Europe Moves to Cap Putin's Profits From OPEC Oil Cuts

The European Union moved to implement a long-debated price cap on Russian oil exports Thursday to limit potential Russian profits from a recently announced 2 million barrel per day production cut by OPEC+, the cartel of oil-producing nations that all but controls global oil prices.

The price cap—which comes amid a bevy of new sanctions from the EU—would be implemented throughout the winter and, in theory, would seek to further reduce Russia's revenues from oil exports while allowing Europe to meet some of its existing energy demand.

According to national economic data, the vast majority of Russia's government is funded by revenues from oil and gas exports. And the European Union's member nations, particular those on the eastern side of the continent, are among the nation's biggest customers.

Though the EU has a pre-existing ban on Russian oil imports by sea, the proposed cap would allow the transport of Russian oil into EU affiliates at a price pre-set by the EU's 27-member coalition, prospectively dealing a blow to the country's ability to fund its ongoing war in Ukraine while keeping global energy markets stable entering the cold winter months.

The move by the EU has been supported by many of its member countries as a means to cripple the country's ability to wage war in Ukraine as its military's resolve has reportedly begun to fade and as the Kremlin has increasingly sought arms and munitions from outside its borders.

OPEC Meeting
Saudi Arabia's Minister of Energy Abdulaziz bin Salman gestures during a press conference after the 45th Joint Ministerial Monitoring Committee and the 33rd OPEC and non-OPEC Ministerial Meeting in Vienna on October 5. The European Union moved to implement a price cap on Russian oil exports Thursday to limit potential Russian profits from a recently announced production cut by OPEC+. Vladimir Simicek/AFP via Getty Images

Craig Kennedy, an expert on Russia's energy history, suggested at the onset of Russia's invasion into Ukraine that its oil industry was the country's Achilles' Heel in the conflict while other experts have hinted that Russia is unable—or simply cannot afford—the cost of a substantial cut in production to attempt to undermine the impacts of the price caps.

While Russian Deputy Prime Minister Alexander Novak told Bloomberg News Wednesday that a potential price cap on Russian oil could result in a temporary drop in production by the country (a move that could cause further supply scarcities and a sharp increase in prices in the West), the Center for Strategic and International Studies noted in September that the Russian oil industry already has limited storage capacity, and that halting production in the oilfields of Western Siberia could freeze equipment and damage its existing oil infrastructure.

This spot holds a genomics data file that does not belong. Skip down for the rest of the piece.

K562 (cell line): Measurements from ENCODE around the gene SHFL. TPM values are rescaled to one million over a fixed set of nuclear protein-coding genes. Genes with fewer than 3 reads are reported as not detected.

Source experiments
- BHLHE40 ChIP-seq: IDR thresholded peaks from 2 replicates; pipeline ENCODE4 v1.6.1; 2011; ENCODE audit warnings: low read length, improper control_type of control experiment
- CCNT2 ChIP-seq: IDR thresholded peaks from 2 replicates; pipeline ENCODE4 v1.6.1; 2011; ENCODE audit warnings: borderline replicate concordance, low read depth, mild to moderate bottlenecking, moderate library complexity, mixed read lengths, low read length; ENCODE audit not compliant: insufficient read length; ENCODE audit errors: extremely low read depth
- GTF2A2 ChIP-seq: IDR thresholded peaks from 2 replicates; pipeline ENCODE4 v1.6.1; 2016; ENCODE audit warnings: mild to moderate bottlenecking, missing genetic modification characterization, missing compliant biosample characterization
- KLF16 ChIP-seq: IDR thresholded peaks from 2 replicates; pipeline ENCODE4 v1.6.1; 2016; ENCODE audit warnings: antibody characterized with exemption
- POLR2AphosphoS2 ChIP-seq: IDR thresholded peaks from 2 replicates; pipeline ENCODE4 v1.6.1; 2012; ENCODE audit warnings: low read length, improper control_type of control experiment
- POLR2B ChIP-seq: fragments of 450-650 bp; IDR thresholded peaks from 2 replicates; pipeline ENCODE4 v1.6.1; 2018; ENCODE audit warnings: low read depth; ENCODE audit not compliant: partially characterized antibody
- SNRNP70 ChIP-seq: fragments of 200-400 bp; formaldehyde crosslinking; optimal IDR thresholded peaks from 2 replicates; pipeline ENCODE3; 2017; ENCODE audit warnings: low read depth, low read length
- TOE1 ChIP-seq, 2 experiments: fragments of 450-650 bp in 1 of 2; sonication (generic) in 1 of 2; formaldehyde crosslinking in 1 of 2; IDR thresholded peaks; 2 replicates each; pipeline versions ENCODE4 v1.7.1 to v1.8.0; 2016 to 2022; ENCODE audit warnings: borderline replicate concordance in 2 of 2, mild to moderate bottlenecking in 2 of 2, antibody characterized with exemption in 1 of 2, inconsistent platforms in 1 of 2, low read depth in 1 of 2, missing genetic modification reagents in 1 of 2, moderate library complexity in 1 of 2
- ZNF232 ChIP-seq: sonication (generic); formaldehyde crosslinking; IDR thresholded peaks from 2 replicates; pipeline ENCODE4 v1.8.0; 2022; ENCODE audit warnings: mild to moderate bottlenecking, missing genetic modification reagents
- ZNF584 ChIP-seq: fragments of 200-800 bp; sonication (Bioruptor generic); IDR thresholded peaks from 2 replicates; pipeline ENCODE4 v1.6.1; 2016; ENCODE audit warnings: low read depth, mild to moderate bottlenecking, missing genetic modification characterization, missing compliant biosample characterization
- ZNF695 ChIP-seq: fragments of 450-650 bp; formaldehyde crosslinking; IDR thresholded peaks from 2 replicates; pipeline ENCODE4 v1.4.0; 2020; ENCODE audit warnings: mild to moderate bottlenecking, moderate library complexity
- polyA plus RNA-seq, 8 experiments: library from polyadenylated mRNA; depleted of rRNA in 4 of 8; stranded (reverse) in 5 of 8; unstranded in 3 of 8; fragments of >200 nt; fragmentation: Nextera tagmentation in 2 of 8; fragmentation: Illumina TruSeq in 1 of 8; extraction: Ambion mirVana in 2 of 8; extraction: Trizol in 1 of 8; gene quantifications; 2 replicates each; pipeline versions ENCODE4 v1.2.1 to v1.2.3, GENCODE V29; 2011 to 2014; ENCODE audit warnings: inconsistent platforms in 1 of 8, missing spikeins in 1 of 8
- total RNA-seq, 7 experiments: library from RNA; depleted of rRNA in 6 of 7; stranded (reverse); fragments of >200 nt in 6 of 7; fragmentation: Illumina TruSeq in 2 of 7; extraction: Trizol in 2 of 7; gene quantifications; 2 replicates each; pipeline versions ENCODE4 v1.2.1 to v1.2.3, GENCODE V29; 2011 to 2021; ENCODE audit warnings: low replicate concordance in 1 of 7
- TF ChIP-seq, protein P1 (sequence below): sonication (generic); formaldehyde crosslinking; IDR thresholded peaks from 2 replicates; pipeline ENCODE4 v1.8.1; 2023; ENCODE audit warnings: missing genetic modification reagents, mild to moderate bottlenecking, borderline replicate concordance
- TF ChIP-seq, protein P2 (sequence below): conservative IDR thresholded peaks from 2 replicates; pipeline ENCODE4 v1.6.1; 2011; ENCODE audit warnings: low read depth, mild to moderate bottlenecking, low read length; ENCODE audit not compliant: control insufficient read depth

Meanwhile, the United States government has already begun weighing its own sanctions in an attempt to dissuade the move by OPEC, including proposed legislation to pull U.S. missile defense systems and troops from Saudi Arabia and the United Arab Emirates, where the U.S. has maintained a presence as a bulwark to hostile countries like Iran.

Ultimately, the anticipated move by OPEC+—which Russia is part of—this week to cut supply could be seen less as a counterbalance to the West and more as a strategic move to support their members' own economic interests, says Nikolay Kozhanov, a research associate professor at the Gulf Studies Center of Qatar University and a non-resident scholar with the Middle East Institute's Program on Economics and Energy.

"The OPEC+ keeps on counting mostly on the psychological effect from its moves," Kozhanov told Newsweek in an email. "Of course, we need to see how the production quotas' cuts are to be distributed among the cartel members, but, for now, it looks like the OPEC+ is just trying to scare the market."

"These cuts are also not a pro-Russian move," he added. "Each player plays its own game. No friendship or obligations."

OPEC+ members have already sought to take advantage of discounted Russian crude oil to create refined products they then export on their own. It is also unclear where the decreases in production will come from, suggesting that the announcement of production cuts could be seen more as a means to secure its relevance in the coming year—particularly as consumer prices for products like gasoline and diesel remain high.

"What's really important here in practical terms is that the OPEC+ extended its existence to 2023," added Kozhanov. "That means: a. OPEC+ believes that the market will be unstable in 2023; b. Moscow will still be valid as a partner; c. OPEC+ agreement remains in the eyes of its members a factor shaping the market."

In the immediate-term, the news has not had a significant impact. In the United States, oil prices on the West Texas Intermediate had fallen 19 cents a barrel, while gas prices were down by less than a penny as of Thursday morning.